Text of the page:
In the summer of 2005, Cleber Dos Santos lived with his wife and son in one unit of a two-family home in Framingham that he rented from the Coleta family. The landlords, who lived in the other unit, set up a trampoline immediately adjacent to an inflatable kiddie pool in the backyard. The landlord disregarded warnings printed on the side of the pool cautioning against jumping or diving into the pool. He knew that setting up the trampoline next to the pool might be dangerous but thought it would be “fun.”

The landlords moved to South Carolina on July 31, but they maintained ownership of the home and continued to rent the other unit to Dos Santos and his family. The landlords left the pool and trampoline in the backyard and understood that both items would continue to be used by their friends and family.

On the evening of August 2, 2005, Dos Santos, who had never before used the trampoline, came home from work and decided to play with his son on the trampoline while his wife recorded a video of them to send to their extended family in Brazil. He decided to entertain his son by flipping into the pool. He severely underrotated the flip, entered the water headfirst, and struck his head on the bottom of the pool. As a result of the impact, Dos Santos sustained a burst fracture of his C-5 vertebrae, and is permanently paralyzed from the upper chest down. He has been hospitalized ever since with medical bills exceeding $700,000.

SJC Clarifies Open and Obvious Danger Rule

Perhaps not surprisingly, the jury rendered a defense verdict on the basis that Dos Santos’ backflip from a trampoline into a kiddie pool was an “open and obvious” danger. But the SJC found the trial judge’s jury instructions lacking, holding that even if the jury believed that the danger present was open and obvious, the jury should have considered whether the absentee landlord should have removed or remedied the dangerous trampoline/pool setup from the backyard.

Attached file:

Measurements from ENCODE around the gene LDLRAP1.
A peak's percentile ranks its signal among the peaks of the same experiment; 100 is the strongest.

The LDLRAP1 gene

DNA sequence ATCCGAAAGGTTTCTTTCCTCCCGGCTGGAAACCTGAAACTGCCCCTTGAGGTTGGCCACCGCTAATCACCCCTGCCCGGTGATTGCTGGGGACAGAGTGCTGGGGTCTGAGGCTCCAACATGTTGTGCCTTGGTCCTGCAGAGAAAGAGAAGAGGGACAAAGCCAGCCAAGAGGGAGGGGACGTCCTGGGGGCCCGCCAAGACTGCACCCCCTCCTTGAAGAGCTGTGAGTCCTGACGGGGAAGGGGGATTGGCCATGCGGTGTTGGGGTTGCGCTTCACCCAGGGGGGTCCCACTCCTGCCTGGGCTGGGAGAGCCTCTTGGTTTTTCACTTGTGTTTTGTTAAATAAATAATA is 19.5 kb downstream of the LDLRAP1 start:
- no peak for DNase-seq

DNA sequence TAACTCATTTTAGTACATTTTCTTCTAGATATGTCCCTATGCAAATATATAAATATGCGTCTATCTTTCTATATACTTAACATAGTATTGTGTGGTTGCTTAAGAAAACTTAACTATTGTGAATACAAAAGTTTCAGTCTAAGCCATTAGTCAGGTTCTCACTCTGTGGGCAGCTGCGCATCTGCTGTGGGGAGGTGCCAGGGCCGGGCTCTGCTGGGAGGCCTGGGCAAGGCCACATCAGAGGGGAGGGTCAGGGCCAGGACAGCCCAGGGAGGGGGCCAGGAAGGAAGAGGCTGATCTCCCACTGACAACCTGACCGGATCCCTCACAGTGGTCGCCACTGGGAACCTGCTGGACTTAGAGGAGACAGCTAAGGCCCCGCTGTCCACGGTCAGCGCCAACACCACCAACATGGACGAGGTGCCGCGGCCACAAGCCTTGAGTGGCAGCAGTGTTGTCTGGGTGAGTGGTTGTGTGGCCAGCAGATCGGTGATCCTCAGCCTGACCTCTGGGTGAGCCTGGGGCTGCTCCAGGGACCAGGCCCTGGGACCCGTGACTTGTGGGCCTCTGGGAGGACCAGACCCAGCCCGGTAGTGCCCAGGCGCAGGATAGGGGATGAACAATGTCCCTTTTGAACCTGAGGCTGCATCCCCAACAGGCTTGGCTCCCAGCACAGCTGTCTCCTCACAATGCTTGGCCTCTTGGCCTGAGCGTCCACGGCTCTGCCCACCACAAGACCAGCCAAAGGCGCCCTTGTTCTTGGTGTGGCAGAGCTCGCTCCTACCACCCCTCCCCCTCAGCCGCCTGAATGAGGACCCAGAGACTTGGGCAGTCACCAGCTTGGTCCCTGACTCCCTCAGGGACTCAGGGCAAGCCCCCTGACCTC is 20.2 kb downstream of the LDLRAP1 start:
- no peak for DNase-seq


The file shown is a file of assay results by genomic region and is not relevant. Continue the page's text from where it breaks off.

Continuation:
Having established that the existence of an open and obvious danger will not necessarily relieve a landowner of all duties to lawful entrants with regard to that danger, we set out to answer the following principal question: where the duty to warn has been negated, in what circumstances will the duty to remedy nevertheless exist–or, in other words, in what circumstances “can and should a landowner anticipate that the dangerous condition will cause physical harm to the lawful entrant notwithstanding its known or obvious danger”?

In plain English, Judge Cordy is basically saying that performing a backflip from a trampoline into a kiddie pool may be stupid and dangerous, but it’s also just as stupid and dangerous for a landlord to leave the deadly contraption out in the backyard for anyone to get injured on.

The justices ordered a new trial in the case, so this tragic 8 year legal saga will continue on. (Also remember that it appears that the landlords are covered by a liability insurance policy, the amount of which is unknown).

In sum, the SJC has now shown that Massachusetts premises liability law continues to shift towards even greater responsibility and liability for rental property owners.

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RDV-profile-picture-larger-150x150Richard Vetstein is an experienced Massachusetts landlord tenant attorney. You can contact him at info@vetsteinlawgroup.com or 508-620-5352.